They are spending so much time online that one in three now struggles with offline activities that require concentration such as reading a book, according to the report.
While three quarters believe their child spends less than an hour a day online, children admit that they are actually surfing the web for an average of two hours a day.
Although two thirds said they had had a negative experience online, only 22 per cent of parents realized this.
Dr Aric Sigman, a leading psychologist, said: “The problem with this generation is that we accept there should be limits on the consumption of many things, such as sunlight or sugar and salt, but screen time is not something that is thought of as consumption.
“It is important to impose boundaries, rules and limits. What parents often assume is a benign pastime is their main waking activity and the sheer amount of time that children spend at screens can lead to increased risk of physical disease as well as psychosocial issues.”
The survey, which is believed to be the first to involve both children and parents, found that one in seven under-16s are so addicted to the web that they spend four hours or more glued to the screen.
More than a third begin to feel “angry and grumpy” if they cannot get online whilst one in five expressed concerns that they spend more time in the virtual world than with real people.
While more than half said they had accidentally accessed inappropriate content online, one in 11 admitted looking for it deliberately. A quarter said they had accessed eating disorder sites and one in five had looked at self harming websites. More than one in ten admitted viewing suicide sites and child abuse images.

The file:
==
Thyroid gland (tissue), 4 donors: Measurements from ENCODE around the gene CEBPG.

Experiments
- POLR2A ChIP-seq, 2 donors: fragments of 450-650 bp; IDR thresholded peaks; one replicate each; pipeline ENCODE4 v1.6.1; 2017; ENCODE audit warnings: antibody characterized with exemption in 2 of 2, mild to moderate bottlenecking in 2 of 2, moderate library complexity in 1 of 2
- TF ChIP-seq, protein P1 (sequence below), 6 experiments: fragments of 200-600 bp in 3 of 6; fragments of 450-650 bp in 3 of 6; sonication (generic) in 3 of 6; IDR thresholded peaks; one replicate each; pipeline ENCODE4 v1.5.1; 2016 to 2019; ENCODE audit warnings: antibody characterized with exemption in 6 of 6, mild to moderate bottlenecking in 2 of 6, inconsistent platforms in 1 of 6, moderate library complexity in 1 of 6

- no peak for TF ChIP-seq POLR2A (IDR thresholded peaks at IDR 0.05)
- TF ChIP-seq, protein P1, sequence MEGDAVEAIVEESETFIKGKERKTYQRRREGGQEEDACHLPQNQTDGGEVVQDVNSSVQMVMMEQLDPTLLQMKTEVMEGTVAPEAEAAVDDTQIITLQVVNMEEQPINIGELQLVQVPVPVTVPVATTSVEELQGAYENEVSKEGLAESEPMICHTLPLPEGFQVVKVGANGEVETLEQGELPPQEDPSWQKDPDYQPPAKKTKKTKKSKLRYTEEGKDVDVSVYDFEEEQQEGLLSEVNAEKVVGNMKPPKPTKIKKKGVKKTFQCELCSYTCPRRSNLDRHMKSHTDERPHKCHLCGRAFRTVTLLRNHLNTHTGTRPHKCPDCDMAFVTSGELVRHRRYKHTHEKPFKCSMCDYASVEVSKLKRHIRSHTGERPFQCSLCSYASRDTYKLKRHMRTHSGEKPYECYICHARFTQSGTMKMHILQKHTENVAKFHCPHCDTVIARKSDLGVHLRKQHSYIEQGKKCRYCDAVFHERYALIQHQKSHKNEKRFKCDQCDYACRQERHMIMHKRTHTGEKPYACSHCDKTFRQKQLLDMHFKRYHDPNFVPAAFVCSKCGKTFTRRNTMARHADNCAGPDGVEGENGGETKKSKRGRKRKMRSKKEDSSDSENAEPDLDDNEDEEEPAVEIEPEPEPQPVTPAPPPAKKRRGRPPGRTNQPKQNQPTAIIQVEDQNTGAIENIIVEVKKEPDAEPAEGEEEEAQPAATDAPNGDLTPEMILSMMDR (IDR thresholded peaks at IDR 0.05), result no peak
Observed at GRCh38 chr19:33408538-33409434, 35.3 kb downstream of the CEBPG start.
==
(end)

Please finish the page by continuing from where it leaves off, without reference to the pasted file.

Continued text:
Almost one in five admitted that had “thought about” trying what they had seen online but 98 per cent of parents who knew their children had accessed inappropriate material had no idea they had been influenced by it.
One in 20 revealed that they had met up with a stranger they first met on the internet.
The rapid rise in the use of smart phones and computer tablets means that banning screen time has become the modern equivalent of “grounding” children, with three quarters of parents imposing limits on internet use.
However, one in eight children disclosed that they continued to access the web in secret or pestered their parents until they gave in and reversed the ban.
Almost 30 per cent of parents allow their children to access the internet without any restrictions or supervision, with one in eight letting toddlers aged two or under go online. Just one in seven wait until their child is at least ten before allowing them access to the internet.
Despite the findings, the report suggests that children are aware they are spending too much time online, with almost three quarters wanting their time limited to under two hours.
Overall, most parents remain heavily in favor of web use with over half supporting it for homework and 82 per cent stating that their child had developed “great computer skills” which will help their future job prospects.
More than a third said the web meant their children knew far more about they world than they did at the same age.
Siobhan Freegard, co-founder of Netmums, which questioned 825 children aged seven to 16 and 1,127 parents, said: "The web is an amazing invention and a vital part of our kids' lives, but technology is moving so fast, that it's impossible to predict the effect it will have on our kids.
"No past generation has ever had access to so much information so fast – and not all of it desirable – along with the use of dozens of different electronic gadgets.
"Some scientists have predicted large amounts of internet exposure may alter the way kids think and in many ways we are in the middle of a giant experiment with our children as the subject. We are raising a generation of technical geniuses – but at what cost?"